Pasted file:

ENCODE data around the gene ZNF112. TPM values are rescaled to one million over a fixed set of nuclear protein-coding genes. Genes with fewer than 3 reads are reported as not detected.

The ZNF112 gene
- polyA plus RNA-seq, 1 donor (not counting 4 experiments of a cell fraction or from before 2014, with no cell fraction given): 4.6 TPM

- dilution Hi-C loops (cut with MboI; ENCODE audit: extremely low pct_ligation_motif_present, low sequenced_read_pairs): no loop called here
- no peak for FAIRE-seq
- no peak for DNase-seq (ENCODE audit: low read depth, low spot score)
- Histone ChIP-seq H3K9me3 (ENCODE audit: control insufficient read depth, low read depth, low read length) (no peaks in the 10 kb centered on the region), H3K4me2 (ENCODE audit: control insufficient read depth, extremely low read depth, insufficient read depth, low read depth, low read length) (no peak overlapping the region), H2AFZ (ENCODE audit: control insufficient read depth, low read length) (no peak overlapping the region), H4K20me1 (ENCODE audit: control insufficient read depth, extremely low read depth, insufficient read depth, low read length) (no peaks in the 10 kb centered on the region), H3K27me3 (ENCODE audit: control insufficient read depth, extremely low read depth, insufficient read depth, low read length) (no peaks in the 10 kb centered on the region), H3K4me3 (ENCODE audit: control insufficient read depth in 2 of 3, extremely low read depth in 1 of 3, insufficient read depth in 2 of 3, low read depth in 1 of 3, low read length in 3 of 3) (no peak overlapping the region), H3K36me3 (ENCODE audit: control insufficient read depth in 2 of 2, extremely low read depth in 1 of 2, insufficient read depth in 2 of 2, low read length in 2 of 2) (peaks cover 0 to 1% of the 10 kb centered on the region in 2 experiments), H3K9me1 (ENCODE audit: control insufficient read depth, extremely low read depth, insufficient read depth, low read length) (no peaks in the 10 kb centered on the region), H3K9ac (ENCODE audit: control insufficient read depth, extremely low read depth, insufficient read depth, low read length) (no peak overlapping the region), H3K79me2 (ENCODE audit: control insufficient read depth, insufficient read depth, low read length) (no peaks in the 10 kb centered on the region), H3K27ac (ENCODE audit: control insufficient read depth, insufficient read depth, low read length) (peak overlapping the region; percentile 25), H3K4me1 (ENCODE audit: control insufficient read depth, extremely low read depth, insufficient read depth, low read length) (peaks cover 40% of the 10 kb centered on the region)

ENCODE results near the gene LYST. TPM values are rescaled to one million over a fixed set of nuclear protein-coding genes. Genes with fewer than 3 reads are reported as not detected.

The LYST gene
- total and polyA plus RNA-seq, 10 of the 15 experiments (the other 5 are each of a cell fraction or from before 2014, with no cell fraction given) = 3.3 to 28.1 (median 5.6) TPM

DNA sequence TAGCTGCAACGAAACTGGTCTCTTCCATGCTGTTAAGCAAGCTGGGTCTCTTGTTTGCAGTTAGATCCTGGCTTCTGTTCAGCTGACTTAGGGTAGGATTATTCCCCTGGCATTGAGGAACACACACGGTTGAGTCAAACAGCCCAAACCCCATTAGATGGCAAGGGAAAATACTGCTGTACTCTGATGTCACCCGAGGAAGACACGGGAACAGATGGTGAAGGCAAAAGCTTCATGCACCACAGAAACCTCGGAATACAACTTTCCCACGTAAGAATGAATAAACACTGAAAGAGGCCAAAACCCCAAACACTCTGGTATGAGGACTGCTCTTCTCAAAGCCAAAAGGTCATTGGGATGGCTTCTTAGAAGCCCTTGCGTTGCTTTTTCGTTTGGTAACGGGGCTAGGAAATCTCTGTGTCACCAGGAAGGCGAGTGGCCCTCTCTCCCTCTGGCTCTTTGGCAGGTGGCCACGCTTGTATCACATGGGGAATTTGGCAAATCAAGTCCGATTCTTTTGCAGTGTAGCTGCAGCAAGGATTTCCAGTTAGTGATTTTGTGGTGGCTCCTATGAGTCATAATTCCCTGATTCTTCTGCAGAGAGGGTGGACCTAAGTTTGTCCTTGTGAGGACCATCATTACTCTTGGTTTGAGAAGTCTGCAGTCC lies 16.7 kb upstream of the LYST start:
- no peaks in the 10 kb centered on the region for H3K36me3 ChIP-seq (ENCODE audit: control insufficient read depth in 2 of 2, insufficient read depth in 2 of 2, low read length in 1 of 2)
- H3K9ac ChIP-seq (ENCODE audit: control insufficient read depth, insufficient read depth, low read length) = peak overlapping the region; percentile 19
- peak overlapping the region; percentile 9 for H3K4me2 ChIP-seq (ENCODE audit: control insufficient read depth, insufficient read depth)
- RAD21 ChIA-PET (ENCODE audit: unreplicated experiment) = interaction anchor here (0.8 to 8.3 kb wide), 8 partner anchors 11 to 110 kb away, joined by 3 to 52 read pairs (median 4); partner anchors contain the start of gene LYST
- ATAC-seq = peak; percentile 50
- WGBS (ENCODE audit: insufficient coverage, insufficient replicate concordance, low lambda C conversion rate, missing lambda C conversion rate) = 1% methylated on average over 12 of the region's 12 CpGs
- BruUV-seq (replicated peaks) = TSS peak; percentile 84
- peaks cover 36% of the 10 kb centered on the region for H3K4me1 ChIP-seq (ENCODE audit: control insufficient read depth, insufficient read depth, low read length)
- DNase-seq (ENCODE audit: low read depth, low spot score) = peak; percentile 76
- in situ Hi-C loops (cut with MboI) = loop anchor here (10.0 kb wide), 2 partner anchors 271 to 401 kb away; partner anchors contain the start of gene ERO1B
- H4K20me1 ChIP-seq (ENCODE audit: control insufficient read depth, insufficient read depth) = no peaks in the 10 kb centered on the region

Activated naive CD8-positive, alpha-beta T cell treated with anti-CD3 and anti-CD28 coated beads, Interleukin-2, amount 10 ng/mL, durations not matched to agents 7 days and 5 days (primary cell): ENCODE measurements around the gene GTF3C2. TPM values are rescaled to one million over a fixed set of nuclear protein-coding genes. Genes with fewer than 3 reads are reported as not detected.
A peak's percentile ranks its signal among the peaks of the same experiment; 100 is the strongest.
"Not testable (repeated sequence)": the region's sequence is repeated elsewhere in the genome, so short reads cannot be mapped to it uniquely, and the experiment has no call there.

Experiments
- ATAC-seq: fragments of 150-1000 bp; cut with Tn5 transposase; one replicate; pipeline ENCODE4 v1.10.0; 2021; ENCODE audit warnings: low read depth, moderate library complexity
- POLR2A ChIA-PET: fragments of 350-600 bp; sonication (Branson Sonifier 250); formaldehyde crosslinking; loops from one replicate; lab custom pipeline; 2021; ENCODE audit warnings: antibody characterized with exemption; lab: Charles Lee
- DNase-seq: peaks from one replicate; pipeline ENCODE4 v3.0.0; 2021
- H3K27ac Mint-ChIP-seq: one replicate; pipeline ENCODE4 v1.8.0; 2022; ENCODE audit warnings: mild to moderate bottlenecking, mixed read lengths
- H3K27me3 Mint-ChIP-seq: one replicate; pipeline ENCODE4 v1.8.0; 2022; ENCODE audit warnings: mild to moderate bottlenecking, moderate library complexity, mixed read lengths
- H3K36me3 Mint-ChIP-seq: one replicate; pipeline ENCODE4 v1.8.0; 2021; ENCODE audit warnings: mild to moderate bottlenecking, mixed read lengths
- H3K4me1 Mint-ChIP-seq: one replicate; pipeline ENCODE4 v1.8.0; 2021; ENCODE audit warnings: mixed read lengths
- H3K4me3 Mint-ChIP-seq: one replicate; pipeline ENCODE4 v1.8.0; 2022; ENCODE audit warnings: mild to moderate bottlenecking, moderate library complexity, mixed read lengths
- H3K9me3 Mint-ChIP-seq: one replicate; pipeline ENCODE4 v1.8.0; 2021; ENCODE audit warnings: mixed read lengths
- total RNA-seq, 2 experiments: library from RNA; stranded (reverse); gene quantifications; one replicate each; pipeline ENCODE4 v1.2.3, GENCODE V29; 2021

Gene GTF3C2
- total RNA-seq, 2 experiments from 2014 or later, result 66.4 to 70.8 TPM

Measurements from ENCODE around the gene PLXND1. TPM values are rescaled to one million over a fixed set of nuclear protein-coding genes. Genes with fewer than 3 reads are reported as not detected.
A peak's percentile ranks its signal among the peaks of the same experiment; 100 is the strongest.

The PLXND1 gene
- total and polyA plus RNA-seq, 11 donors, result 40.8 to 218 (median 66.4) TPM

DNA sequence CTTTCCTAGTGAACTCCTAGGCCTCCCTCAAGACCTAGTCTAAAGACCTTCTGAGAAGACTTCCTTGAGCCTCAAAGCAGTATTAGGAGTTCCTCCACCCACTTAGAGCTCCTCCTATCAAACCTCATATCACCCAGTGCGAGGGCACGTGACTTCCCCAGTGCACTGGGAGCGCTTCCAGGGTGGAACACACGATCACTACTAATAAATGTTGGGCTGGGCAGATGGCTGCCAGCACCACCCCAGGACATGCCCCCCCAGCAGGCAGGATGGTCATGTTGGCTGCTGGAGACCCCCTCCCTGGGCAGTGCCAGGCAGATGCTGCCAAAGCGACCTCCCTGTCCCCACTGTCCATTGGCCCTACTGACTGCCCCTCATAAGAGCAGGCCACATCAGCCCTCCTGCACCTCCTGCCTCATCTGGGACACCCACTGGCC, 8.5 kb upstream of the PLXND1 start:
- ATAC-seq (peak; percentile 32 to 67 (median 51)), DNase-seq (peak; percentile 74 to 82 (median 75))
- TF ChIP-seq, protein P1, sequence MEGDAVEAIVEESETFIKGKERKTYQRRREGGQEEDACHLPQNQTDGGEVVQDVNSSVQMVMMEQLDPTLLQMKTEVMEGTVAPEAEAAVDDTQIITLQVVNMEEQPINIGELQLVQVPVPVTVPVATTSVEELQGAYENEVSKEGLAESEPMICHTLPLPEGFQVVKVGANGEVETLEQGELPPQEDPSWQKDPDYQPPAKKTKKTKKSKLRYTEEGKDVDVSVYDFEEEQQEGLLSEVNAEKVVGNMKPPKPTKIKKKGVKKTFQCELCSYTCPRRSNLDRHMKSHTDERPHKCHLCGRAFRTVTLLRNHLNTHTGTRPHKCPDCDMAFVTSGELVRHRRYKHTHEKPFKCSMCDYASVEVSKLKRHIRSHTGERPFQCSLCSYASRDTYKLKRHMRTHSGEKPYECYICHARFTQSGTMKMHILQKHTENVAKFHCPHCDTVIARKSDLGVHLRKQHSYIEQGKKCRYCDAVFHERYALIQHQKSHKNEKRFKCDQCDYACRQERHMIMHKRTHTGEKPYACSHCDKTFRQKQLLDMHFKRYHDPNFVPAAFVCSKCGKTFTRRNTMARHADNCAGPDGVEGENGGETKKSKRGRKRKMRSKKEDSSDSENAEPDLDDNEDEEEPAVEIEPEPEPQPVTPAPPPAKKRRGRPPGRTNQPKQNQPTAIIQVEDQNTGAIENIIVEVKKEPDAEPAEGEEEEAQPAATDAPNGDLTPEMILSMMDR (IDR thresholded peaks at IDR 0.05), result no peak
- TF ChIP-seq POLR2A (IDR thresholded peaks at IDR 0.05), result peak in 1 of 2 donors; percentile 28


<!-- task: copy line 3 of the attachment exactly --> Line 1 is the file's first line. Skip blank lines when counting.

- polyA plus RNA-seq, 1 donor (not counting 4 experiments of a cell fraction or from before 2014, with no cell fraction given): 4.6 TPM